Brian: With Phorum's unique database layer, we could make a MySQL 5 specific layer. We do things a little different. We have created a system where all interaction with storage is contained. That allows us to use FullText searches with MySQL and not have it be hardwired into the Phorum core. In theory, you could write an XML storage system for Phorum. The core code does not care. However, to date, no one has really stepped up to write for other systems. We do have a mysqli layer for those using the mysqli with PHP. But, it is really just a port of the mysql layer. We are moving to MySQL 5 at dealnews.com soon, so once I get my hands on it on a daily basis, I can start to see how it could apply to Phorum. The main thing that excites me about Mysql 5 (5.1?) is the multiple key usage with OR and IN clauses. That will help Phorum a lot. We use IN clauses everywhere.
Jay: What lessons have you learned about PHP and MySQL development by working on Phorum? Are there any specific PHP performance tips you'd like to share with the user community?
Brian: I would say that 75% of what I know about PHP and MySQL has come from working on Phorum. As the other Phorum devs will tell you, I love to benchmark stuff. Here are some of my personal opinions on writing fast PHP code:
Jay: I had noticed that Phorum uses a homegrown compiled template solution. What were your motivations for going with a homegrown solution over something else, like Smarty?
Brian: I started on the Phorum template system either before Smarty existed or before I knew about it. That said, I still would not use it. In fact, if it was up to me 100% and I was the only one using Phorum, I would use this great templating language called... PHP. We wrote the templating language to help users that were scared by the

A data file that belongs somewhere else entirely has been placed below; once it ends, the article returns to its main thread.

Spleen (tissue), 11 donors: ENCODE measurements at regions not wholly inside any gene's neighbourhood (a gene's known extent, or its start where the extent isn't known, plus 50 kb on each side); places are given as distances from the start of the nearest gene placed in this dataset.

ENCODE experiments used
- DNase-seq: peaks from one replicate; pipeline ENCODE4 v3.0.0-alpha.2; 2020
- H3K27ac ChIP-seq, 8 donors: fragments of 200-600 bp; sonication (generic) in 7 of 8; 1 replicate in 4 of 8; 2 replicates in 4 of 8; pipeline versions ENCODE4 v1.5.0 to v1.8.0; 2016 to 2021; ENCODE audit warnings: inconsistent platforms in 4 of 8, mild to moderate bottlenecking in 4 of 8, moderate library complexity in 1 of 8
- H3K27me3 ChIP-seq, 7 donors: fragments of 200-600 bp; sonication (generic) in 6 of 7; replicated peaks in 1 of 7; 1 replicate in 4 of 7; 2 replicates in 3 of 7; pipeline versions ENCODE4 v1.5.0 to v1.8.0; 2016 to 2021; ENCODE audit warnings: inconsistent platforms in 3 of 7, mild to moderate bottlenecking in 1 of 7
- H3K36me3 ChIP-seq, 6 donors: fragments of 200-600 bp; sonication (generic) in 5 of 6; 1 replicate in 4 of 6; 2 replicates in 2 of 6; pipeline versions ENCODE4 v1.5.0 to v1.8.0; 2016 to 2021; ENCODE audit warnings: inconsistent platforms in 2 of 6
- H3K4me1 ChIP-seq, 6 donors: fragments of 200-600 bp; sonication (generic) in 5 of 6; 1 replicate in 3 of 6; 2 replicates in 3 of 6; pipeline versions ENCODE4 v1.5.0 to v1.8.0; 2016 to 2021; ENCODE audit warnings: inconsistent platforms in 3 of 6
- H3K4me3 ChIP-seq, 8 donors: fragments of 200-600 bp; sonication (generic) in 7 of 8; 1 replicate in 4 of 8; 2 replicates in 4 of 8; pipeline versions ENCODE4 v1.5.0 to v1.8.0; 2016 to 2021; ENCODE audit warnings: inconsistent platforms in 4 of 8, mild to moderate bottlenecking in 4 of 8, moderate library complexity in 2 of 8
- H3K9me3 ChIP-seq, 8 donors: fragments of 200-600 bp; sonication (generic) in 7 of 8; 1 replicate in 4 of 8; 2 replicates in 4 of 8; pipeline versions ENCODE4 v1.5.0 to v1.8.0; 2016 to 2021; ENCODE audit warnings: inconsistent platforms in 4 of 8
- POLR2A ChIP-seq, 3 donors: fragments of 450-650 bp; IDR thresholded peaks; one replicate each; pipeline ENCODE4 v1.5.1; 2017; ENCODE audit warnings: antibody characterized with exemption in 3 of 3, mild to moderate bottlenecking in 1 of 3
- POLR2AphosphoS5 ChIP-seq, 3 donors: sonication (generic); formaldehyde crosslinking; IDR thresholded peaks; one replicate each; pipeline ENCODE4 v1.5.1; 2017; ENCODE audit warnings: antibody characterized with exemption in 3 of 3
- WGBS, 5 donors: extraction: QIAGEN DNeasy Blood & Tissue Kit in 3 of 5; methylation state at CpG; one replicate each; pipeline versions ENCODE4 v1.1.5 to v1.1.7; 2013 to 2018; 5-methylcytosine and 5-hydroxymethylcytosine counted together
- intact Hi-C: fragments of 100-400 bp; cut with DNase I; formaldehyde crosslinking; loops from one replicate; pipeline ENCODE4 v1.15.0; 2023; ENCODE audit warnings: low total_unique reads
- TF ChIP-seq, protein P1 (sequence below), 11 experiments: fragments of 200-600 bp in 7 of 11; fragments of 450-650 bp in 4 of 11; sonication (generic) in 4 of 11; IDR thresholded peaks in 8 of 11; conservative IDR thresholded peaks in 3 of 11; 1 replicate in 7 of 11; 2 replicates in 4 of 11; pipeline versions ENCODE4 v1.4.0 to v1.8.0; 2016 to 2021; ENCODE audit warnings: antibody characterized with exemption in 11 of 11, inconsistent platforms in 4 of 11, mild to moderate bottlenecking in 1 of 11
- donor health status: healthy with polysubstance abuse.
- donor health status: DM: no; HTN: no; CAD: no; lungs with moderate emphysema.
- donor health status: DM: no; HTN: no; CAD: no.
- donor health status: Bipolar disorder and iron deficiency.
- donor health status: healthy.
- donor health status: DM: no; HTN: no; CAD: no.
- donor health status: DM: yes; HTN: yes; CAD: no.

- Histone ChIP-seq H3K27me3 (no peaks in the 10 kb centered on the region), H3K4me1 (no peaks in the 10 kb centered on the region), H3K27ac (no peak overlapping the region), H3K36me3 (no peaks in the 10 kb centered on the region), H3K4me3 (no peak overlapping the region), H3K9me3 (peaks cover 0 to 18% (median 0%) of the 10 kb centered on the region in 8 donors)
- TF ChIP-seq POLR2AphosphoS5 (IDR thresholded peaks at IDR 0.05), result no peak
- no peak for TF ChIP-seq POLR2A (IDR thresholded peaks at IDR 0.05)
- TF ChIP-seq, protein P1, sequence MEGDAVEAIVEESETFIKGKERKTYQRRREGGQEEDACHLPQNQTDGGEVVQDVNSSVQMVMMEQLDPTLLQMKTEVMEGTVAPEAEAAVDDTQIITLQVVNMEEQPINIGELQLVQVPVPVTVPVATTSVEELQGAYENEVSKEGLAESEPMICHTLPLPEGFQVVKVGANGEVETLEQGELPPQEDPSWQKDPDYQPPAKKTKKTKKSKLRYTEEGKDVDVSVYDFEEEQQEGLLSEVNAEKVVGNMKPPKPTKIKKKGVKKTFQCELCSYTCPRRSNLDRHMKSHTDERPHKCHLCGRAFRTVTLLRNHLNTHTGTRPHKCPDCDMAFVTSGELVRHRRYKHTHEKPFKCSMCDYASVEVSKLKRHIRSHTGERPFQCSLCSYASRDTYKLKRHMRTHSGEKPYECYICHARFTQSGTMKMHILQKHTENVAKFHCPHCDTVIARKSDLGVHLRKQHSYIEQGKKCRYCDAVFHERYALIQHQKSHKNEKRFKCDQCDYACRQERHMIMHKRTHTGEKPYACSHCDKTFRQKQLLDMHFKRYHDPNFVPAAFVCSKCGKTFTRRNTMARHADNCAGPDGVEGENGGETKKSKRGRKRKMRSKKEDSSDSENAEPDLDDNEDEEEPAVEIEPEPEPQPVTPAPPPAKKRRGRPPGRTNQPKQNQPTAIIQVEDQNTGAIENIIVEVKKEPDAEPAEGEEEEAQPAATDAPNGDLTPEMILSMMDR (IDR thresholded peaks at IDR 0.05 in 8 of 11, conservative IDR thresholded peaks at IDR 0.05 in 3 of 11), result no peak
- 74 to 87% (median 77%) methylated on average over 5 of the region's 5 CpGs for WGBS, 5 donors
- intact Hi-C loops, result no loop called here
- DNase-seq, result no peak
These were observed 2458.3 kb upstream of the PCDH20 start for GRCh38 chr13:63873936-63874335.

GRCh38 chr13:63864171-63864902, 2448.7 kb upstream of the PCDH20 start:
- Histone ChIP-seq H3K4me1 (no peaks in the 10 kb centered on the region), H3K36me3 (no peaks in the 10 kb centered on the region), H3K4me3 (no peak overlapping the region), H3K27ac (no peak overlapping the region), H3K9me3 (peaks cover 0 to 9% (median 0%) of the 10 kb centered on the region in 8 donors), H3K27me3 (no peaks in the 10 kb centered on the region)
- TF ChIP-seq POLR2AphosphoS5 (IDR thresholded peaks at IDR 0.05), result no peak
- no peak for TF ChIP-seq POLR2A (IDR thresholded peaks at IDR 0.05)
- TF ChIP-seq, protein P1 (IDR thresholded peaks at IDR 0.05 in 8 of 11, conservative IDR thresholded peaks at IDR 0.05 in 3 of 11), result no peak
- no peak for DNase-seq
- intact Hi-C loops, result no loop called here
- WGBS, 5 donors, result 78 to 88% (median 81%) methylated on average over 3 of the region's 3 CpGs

<?php ?>. The key to our system is that we A) compile the templates into a PHP form and B) don't use a class every time we want to use a template. Our system simply includes the compiled template file inline. This makes it much faster. That also means that you can use PHP in the templates if you need/want to. Oh, a little secret, the function that gets the template file to include checks for a .php file before it checks for the .tpl file. You could skip the whole template language if you wanted.
Jay: What big things are on the horizon for Phorum? What are you most excited about?
Brian: I am redoing the default template right now. I am making a more modern default template. We got a huge pop when we redesigned our site to be less geeky and more professional. I am hoping to the get the same response by creating a visually appealing template as the default. We will still have a minimalist template like the current default too. Part of this is getting rid of some inconsistencies in the template language. Some files used ROWS and other MESSAGES for the same data. Stuff like that.
I also have Phorum 6 sprouting in the back of my mind. Its only a gleam in my eye right now. In fact, what I have in mind may not be Phorum 6 but a second application that is in its own class.
Jay: You develop Phorum, along with other developers, in your "free time". What do you do as a day job? What does your typical day entail?
Brian: Well, luckily as I stated above, Phorum is part of my day job. In fact, its how I got my day job. The offer made to me was "How would you like to work on Phorum full time?". Of course, that did not last forever. I am a developer and systems admin for dealnews.com. You can read all about us at http://dealnews.com/about/about.html. We have a small dev team of just 3 people. We are avid Open Source supporters.
One thing I like to point out is that the developers of Phorum use the application on very busy forums. I don't know that this is true in all PHP/MySQL open source applications. I know its not in some. We write it for ourselves first. Some may take that as a negative. Its not about us not supporting our users. Ask them. They will tell you we do. What it does mean is that you can feel confident someone cares about the code. It has to work. Our livelihoods depend on it.
I work from home some, so, my day varies. I usually get to the computer, check for any IMs that have come in. Our writers start much earlier than I do. Then I check email and the Phorum support forums. Then its off to whatever I am working on for dealnews. We are still small and growing so we move around a lot. Today's top priority could be number 5 on the list next week.
Jay: I hear that. I think that's something all software projects struggle with! Well, Brian, I want to sincerely thank you for your time and for answering our questions and also with providing a top-notch FOSS application that helps meet the very demanding needs of the MySQL forums. You guys rock.
Brian: Thanks, Jay!
This interview was performed on June 3rd, 2006 and followed up on August 29th, 2006